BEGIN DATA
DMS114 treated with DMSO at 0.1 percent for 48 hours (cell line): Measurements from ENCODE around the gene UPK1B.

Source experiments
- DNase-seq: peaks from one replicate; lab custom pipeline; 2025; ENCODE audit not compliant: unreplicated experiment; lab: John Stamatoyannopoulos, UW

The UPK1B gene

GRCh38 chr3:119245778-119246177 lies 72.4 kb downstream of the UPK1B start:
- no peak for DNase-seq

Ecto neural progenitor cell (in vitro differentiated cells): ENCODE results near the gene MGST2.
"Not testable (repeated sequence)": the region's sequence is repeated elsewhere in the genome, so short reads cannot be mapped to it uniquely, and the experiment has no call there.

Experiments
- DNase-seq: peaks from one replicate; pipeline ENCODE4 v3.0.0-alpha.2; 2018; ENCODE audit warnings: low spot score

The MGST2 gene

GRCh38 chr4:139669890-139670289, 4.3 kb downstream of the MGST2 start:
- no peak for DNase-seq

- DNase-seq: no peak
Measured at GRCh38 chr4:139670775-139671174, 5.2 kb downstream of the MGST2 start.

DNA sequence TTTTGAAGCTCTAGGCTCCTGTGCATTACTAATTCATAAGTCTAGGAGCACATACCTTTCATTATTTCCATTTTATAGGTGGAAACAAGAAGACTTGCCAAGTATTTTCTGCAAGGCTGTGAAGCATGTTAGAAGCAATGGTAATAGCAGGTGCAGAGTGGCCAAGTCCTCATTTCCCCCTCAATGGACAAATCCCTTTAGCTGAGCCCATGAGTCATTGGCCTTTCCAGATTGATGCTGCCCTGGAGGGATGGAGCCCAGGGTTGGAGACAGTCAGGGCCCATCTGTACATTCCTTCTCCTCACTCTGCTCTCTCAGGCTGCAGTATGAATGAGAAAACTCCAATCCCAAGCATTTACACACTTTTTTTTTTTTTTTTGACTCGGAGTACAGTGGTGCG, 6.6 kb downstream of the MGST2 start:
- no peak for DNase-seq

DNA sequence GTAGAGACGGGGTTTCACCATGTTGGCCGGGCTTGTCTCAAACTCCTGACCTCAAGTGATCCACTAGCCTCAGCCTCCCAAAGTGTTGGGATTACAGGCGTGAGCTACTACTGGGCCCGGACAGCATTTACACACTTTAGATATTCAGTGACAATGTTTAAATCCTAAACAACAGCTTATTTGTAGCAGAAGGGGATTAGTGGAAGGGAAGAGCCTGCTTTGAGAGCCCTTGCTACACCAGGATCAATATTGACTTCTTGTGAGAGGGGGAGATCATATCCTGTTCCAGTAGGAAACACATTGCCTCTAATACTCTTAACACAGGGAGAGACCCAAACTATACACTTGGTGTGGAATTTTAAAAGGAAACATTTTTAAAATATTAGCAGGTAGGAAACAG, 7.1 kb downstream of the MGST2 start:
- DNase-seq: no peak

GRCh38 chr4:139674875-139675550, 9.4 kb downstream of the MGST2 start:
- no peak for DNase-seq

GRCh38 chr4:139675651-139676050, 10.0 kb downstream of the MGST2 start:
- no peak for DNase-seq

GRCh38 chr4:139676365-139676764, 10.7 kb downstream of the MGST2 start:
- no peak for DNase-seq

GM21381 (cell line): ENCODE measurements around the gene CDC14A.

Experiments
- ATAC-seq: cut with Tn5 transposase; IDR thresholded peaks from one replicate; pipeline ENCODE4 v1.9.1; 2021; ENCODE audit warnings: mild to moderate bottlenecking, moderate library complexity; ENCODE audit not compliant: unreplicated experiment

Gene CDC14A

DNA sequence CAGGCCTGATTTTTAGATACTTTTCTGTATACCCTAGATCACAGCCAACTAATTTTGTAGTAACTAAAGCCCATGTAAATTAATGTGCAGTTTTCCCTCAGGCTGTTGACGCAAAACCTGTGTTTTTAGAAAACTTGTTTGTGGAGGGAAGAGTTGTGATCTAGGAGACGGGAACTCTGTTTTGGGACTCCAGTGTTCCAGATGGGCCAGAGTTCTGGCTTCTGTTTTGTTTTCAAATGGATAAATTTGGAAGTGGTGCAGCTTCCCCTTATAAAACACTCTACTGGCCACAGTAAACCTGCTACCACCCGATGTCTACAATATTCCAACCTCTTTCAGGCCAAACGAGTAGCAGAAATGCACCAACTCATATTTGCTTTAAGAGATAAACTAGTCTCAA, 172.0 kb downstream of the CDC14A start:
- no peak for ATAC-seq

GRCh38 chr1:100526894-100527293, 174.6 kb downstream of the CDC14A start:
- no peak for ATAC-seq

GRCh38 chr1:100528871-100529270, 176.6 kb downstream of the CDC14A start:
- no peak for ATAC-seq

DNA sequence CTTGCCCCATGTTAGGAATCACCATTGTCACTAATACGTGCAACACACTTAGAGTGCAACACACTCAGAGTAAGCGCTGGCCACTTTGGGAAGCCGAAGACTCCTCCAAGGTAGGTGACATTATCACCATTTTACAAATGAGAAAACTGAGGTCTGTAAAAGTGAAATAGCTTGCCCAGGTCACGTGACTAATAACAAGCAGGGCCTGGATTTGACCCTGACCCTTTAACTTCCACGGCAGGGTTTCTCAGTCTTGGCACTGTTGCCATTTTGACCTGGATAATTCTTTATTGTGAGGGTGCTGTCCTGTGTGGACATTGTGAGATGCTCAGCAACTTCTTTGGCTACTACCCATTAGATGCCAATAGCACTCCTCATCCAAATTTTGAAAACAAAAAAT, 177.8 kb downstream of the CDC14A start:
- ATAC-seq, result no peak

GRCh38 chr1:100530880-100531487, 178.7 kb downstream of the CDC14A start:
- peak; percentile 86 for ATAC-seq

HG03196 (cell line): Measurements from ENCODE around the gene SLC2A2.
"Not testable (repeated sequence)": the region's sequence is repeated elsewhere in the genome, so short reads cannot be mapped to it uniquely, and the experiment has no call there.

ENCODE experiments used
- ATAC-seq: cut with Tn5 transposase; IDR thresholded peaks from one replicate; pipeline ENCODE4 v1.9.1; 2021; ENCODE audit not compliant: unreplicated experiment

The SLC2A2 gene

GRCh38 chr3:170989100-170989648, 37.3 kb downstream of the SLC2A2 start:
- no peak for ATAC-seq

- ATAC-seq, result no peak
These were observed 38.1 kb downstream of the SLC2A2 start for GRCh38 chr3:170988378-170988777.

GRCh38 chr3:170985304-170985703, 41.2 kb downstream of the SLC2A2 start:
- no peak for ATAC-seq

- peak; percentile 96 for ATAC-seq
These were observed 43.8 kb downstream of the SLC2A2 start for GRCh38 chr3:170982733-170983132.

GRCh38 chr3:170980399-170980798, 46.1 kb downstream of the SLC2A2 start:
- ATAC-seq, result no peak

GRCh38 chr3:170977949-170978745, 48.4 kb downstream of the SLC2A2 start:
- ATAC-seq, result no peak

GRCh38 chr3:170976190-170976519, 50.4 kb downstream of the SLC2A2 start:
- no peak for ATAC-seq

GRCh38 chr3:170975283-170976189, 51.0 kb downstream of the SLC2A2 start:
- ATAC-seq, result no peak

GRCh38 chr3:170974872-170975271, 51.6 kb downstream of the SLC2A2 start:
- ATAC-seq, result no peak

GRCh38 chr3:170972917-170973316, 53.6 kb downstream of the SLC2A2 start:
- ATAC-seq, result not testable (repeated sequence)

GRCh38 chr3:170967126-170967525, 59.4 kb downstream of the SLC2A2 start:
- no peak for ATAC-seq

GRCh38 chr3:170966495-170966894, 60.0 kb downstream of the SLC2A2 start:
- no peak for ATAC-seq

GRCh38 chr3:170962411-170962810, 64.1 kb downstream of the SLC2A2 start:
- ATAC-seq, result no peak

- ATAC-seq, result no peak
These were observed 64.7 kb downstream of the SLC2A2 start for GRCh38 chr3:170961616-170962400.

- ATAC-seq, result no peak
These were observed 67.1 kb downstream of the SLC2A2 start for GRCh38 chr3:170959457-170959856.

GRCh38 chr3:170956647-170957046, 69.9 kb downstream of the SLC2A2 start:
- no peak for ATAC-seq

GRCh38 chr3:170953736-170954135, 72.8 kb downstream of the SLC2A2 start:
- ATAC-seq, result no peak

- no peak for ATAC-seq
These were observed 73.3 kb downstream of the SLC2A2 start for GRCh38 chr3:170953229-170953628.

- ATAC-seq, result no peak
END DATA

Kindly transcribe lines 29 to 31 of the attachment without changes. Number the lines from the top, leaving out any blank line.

Gene CDC14A

DNA sequence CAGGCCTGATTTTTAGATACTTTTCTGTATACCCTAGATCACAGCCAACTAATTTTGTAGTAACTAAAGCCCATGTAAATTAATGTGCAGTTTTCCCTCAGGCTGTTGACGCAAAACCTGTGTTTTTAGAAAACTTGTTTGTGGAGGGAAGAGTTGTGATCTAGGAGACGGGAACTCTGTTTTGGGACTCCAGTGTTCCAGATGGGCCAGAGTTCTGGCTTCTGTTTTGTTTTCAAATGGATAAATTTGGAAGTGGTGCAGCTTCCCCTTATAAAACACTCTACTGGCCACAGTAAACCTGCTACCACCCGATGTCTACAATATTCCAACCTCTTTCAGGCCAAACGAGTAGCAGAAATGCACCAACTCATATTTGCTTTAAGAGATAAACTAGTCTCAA, 172.0 kb downstream of the CDC14A start:
- no peak for ATAC-seq